by Jeff Sovern
On April 5, the Senate Banking Committee held a hearing titled Assessing the Effects of Consumer Finance Regulations. I've been listening to the hearing, which has three witnesses--selected by the GOP majority--who spent much of their time attacking the CFPB, and one witness- chosen by the Democratic minority-- who supported the CFPB. One of the witnesses critical of the CFPB was Leonard Chanin, currently of Morrison and Foerster LLP. When it was her turn to question the witnesses, Senator Warren conducted an extraordinary takedown of Chanin. I recommend watching the Q&A. It's available at various places, including here on Youtube. Those who don't have time to watch the video and want to read a transcript can find one here, but the transcript might not have the same impact. Really, to have the full impact, you have to listen to the entire hearing, because like the thirteenth stroke of a clock, the exchange calls into question all that came before it, including the criticism of the CFPB. But that's a big time commitment, so just give the Q&A a listen.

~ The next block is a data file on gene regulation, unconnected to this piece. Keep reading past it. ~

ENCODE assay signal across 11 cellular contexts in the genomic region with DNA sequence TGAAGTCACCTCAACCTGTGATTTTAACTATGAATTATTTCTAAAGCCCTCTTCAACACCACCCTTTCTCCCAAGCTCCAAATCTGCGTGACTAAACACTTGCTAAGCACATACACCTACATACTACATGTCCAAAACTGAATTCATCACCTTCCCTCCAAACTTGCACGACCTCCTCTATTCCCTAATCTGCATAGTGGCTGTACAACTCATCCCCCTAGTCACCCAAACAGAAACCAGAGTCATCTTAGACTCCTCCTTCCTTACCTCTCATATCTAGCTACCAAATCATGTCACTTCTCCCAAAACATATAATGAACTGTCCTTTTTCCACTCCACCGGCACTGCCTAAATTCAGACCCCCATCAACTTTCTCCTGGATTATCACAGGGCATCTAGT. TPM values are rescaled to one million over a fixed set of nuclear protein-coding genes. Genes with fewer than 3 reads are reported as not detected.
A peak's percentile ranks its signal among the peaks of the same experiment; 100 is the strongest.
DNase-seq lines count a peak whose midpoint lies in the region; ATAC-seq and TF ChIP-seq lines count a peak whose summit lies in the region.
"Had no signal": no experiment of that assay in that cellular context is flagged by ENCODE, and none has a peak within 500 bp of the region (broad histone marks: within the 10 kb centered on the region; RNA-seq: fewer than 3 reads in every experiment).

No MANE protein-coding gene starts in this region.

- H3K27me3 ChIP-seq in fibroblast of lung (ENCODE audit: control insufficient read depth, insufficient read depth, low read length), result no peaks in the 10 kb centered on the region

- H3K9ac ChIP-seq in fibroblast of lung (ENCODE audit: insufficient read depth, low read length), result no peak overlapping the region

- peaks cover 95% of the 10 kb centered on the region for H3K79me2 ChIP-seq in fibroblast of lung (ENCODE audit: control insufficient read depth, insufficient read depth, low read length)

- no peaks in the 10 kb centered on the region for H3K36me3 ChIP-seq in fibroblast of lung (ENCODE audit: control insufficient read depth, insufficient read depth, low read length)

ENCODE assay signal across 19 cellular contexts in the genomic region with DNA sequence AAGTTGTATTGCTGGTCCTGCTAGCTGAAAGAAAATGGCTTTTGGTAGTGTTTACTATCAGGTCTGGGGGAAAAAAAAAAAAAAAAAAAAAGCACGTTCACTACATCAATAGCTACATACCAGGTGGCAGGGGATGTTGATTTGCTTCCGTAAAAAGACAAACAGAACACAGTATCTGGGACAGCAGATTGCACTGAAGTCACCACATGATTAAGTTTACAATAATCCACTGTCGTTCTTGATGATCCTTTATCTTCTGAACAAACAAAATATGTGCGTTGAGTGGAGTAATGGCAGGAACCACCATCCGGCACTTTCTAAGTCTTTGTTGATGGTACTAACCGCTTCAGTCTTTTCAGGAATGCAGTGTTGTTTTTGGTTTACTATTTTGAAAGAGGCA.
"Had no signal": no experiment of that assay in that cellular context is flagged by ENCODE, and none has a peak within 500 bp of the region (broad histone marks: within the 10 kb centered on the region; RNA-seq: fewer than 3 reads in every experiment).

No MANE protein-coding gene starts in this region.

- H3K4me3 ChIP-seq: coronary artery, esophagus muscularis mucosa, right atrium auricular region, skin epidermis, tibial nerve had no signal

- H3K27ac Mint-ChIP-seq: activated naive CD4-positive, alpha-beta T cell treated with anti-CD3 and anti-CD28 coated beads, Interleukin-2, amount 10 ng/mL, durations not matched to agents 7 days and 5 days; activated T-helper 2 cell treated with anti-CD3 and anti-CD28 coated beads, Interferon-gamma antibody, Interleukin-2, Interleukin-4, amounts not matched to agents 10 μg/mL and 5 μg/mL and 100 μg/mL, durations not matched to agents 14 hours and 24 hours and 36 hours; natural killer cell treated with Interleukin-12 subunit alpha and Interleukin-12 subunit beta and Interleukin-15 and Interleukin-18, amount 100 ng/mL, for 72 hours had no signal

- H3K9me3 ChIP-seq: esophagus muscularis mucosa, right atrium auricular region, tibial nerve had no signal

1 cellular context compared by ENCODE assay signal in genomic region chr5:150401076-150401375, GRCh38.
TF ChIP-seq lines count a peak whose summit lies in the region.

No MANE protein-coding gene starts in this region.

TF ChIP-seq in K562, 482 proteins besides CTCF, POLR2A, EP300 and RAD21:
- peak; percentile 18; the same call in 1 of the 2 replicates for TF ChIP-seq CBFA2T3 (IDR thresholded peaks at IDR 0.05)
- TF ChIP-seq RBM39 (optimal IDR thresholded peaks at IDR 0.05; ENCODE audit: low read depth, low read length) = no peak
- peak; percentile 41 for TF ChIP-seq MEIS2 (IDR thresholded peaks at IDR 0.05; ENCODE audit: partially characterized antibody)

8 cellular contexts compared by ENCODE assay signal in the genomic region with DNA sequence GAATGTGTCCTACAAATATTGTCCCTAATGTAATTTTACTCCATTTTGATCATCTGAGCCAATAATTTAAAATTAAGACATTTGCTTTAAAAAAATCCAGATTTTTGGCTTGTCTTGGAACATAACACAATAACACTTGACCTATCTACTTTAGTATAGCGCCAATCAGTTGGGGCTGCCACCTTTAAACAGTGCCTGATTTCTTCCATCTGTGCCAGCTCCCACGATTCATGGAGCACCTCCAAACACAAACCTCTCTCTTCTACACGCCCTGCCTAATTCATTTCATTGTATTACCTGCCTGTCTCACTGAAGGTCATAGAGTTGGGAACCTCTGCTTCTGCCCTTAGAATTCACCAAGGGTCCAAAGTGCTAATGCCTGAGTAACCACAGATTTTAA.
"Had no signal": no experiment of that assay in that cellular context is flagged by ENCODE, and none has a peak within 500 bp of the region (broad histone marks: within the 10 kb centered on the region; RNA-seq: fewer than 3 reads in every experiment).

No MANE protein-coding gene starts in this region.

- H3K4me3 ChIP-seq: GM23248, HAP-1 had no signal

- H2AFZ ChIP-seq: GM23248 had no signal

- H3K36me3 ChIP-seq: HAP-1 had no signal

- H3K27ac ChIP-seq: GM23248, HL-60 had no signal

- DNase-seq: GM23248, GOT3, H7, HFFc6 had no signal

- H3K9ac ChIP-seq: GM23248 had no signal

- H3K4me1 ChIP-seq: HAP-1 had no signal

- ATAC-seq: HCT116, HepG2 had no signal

A couple of comments on Chanin's defense for the Fed's failure to act from 1994, when Congress gave the Fed the power to act, until 2008, when the economy tanked: Chanin said that no statistical evidence existed to show a meltdown in the mortgage market. Even assuming that to be true, shouldn't the Fed have conducted its own information-gathering? And does Chanin believe that regulators should not prevent predatory lending until there is statistical evidence of a mortgage meltdown? How is it that the investors portrayed in The Big Short figured out that there was a problem when they didn't have access to the Fed's information-gathering resources but the Fed didn't? Should the Fed really take nearly a decade and a half to figure out that something is wrong with predatory lending? And isn't the fact that it didn't another argument for the CFPB?